“Guardian” may protect brain against neurodegeneration
The takeawayA protein in the brain, TET3FL, may guard against neurodegeneration by keeping cellular “trash removal” processes running smoothly.
Why is it important?The findings lay the groundwork for new investigations into TET3FL and how it may be harnessed for new Parkinson’s therapies.
Impact“While it is well known that aging is a major factor for Parkinson’s, little is known about why this is the case. This study has identified a mechanism which could explain the age-related increase in Parkinson’s by pointing to an enzyme that helps keep age-related DNA changes (especially those controlling garbage disposal in cells) in check and suggests that this enzyme is reduced in activity as part of normal aging.” Dr. Patrik Brundin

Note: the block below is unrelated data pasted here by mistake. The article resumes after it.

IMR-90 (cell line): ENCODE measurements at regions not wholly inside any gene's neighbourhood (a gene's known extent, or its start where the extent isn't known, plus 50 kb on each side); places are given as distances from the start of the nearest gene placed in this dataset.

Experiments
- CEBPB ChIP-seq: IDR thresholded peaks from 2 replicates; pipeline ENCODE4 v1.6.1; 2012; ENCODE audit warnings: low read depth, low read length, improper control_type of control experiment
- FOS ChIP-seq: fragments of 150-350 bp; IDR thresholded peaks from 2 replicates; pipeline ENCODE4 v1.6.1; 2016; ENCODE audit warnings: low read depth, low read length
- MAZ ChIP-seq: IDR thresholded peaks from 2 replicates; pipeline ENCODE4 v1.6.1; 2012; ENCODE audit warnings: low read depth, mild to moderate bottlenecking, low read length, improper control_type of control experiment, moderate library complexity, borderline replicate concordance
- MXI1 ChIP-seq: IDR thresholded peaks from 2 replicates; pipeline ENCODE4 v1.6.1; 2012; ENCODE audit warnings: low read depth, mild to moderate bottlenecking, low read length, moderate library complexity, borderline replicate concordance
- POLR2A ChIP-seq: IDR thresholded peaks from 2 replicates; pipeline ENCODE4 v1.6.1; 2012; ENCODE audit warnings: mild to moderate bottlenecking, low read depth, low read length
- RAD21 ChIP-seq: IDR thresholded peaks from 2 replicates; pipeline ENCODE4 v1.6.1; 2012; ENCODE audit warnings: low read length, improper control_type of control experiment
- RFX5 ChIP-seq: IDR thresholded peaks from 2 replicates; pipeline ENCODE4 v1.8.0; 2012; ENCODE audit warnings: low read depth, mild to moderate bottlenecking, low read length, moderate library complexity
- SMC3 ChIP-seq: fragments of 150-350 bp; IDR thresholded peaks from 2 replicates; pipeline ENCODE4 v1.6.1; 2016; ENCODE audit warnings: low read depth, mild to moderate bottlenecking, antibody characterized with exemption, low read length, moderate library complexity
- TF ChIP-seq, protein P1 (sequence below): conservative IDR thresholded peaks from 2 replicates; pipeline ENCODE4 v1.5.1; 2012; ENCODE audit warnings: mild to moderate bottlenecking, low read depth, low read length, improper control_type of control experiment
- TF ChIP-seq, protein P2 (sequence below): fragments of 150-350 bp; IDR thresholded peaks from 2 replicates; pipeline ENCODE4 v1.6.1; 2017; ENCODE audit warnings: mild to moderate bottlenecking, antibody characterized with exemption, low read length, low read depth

- Novelty 80%
- Proximity 40%
- Deliverability 20%
BackgroundMuch like sticky grains of rice, abnormal alpha-synuclein proteins clumps together, forming the Lewy bodies found in the brains and nervous systems of people with Parkinson’s. It is thought that the cell’s inability to clean out these proteins causes inflammation and, ultimately, damage or death to the cell. When enough of the dopamine-producing cells in the brain are damaged or killed, Parkinson’s hallmark movement problems begin.
The detailsThe study centers in part on epigenetics—the set of controls that regulate how genes are expressed without actually changing the genetic instruction manual itself. TET3FL appears to help ensure these controls work properly, ultimately guarding against errors that could be harmful.
The majority of genes associated with Tet3FL are part of pathways which are responsible for clearing out old and damaged proteins and other cellular components. Mutations in one of these genes, GBA, are recognized as strong genetic risk factors for developing Parkinson’s. Knowing how genes like GBA are regulated could help with the development of novel treatments for Parkinson’s.